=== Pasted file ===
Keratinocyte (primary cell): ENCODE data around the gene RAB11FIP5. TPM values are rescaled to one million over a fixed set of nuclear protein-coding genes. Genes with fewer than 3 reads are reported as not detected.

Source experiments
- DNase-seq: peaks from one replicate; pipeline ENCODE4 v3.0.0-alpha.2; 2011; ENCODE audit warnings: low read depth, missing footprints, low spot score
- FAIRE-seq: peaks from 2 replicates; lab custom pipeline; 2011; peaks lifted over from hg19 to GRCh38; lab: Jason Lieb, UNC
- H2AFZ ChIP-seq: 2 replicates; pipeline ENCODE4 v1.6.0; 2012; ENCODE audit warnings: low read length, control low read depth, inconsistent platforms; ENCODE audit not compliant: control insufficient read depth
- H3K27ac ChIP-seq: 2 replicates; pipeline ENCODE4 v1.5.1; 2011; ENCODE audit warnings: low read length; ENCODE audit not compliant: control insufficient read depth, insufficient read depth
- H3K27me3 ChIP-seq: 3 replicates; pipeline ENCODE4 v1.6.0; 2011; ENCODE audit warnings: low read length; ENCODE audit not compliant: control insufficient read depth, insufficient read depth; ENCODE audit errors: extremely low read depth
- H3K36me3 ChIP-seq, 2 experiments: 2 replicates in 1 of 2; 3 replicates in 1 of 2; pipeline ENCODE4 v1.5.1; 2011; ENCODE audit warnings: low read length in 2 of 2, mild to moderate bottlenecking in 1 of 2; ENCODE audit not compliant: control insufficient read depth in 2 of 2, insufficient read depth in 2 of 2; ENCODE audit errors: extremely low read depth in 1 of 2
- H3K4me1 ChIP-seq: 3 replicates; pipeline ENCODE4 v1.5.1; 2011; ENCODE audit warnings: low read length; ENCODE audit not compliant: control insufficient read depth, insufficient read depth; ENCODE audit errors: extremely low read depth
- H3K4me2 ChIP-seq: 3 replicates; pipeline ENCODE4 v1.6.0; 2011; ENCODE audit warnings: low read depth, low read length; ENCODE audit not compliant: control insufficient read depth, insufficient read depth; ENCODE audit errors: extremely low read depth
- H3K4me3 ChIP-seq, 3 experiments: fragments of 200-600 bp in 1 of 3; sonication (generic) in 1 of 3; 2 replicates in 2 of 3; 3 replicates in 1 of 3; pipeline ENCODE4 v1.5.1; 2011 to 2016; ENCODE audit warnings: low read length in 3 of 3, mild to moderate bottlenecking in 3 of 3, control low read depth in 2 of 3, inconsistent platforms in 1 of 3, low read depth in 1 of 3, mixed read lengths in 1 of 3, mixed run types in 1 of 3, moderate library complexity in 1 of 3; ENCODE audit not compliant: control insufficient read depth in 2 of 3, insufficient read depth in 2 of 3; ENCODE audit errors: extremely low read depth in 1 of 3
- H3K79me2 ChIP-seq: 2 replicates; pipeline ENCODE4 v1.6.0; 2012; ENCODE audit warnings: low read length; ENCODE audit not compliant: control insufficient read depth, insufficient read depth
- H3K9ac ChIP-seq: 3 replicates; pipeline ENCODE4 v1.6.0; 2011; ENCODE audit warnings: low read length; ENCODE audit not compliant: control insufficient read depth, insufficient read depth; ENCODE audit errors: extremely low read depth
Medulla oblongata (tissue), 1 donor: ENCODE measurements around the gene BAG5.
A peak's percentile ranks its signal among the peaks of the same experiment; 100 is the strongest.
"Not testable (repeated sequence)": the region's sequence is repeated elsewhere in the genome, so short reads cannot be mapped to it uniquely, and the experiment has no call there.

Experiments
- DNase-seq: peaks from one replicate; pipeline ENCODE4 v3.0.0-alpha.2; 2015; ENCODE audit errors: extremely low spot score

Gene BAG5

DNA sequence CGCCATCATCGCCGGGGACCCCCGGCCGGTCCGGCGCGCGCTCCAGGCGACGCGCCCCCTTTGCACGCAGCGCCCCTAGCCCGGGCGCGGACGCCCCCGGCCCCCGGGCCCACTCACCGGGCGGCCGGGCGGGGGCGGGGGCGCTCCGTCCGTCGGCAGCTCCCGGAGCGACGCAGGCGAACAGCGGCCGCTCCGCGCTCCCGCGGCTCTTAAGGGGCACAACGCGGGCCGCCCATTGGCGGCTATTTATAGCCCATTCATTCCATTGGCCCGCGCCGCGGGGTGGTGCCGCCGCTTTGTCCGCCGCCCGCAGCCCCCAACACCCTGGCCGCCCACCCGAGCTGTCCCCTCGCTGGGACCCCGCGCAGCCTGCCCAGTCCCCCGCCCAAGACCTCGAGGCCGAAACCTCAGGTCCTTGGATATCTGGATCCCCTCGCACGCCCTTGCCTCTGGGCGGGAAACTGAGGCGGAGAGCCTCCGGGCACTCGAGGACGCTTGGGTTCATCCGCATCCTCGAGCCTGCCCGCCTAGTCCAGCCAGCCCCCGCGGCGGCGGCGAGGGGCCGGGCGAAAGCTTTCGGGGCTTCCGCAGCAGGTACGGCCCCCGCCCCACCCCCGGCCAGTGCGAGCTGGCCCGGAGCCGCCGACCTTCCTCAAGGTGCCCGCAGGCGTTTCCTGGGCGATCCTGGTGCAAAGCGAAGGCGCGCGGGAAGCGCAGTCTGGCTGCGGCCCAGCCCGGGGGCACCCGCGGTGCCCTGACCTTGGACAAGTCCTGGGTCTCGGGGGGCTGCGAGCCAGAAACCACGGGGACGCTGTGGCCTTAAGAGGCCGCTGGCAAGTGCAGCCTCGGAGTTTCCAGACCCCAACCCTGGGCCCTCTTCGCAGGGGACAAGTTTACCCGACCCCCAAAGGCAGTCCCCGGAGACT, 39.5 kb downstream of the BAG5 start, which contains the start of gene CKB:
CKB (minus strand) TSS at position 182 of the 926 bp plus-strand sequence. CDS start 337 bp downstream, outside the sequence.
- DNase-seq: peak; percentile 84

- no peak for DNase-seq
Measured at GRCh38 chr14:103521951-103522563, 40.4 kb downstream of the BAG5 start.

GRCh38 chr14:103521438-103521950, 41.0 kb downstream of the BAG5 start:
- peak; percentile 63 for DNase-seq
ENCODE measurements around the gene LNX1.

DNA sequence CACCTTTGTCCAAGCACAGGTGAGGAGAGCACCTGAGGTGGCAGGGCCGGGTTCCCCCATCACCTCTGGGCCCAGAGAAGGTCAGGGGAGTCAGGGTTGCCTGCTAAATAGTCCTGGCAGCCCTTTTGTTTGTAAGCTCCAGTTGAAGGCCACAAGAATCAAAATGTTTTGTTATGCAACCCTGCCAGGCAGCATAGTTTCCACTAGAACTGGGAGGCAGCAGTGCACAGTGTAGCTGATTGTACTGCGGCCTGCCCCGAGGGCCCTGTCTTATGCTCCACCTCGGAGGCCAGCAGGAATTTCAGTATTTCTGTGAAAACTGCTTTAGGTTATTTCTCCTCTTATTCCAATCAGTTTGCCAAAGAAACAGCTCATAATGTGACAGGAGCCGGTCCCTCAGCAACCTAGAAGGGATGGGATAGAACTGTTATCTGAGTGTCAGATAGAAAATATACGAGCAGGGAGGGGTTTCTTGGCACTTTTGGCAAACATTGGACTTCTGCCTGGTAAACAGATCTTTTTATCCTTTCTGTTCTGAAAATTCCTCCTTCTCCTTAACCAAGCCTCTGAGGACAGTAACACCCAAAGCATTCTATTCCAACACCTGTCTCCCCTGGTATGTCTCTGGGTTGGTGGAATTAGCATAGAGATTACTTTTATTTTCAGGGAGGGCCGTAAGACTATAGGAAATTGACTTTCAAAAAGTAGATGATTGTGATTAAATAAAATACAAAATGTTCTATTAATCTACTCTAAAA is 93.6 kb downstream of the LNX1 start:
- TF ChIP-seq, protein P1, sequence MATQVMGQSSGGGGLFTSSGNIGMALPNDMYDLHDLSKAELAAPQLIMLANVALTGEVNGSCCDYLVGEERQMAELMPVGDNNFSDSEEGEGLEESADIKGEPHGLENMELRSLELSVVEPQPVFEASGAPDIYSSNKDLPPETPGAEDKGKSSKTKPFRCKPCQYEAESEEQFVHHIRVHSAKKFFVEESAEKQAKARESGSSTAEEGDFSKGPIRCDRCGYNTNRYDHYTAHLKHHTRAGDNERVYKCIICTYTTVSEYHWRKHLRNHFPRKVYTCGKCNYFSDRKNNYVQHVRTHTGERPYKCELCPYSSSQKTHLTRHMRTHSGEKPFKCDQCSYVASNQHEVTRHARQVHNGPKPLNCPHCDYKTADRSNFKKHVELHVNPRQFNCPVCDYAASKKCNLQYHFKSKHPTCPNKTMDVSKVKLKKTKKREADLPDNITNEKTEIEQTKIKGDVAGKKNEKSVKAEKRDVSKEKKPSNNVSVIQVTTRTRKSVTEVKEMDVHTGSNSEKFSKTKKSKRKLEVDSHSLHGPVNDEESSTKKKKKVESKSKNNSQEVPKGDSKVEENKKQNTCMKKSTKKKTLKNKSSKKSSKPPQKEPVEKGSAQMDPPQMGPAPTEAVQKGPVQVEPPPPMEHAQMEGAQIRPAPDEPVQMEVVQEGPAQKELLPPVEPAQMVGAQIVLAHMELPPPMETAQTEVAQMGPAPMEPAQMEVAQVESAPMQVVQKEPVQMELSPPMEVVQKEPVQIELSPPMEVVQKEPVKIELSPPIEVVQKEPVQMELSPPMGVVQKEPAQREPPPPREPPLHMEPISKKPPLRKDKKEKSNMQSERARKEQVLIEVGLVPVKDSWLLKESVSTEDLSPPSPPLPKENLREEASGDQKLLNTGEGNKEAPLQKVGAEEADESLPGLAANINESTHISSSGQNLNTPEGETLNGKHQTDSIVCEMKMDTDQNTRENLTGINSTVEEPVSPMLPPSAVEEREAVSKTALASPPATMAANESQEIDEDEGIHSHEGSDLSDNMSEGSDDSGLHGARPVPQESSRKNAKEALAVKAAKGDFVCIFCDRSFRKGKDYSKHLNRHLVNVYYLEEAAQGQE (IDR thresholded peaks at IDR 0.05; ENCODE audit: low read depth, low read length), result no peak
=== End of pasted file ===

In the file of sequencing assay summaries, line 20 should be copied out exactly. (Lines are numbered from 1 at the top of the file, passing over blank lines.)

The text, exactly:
DNA sequence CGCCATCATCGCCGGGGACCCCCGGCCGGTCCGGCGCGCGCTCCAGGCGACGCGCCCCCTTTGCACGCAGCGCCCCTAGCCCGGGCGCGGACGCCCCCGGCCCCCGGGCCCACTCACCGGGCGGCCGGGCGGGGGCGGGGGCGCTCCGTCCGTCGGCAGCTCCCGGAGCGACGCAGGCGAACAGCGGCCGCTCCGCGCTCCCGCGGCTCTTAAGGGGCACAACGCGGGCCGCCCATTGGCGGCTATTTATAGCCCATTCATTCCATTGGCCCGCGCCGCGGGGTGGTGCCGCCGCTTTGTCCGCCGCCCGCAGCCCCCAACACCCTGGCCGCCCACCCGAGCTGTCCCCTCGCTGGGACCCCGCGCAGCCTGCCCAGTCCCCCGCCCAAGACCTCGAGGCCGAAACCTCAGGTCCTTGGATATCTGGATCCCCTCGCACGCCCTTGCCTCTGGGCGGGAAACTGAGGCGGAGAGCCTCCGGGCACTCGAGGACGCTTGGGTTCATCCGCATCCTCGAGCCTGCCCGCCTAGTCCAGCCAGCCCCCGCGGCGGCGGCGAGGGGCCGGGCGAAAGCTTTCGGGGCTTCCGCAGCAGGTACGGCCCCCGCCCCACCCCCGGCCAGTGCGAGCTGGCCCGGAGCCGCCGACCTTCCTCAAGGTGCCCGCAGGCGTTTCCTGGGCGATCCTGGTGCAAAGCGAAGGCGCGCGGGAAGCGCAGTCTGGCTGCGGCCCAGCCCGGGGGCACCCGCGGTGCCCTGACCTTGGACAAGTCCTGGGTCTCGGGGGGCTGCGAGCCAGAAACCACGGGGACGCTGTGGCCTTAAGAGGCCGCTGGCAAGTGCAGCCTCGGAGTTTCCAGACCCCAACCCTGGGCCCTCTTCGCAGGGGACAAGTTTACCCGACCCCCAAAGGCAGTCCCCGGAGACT, 39.5 kb downstream of the BAG5 start, which contains the start of gene CKB: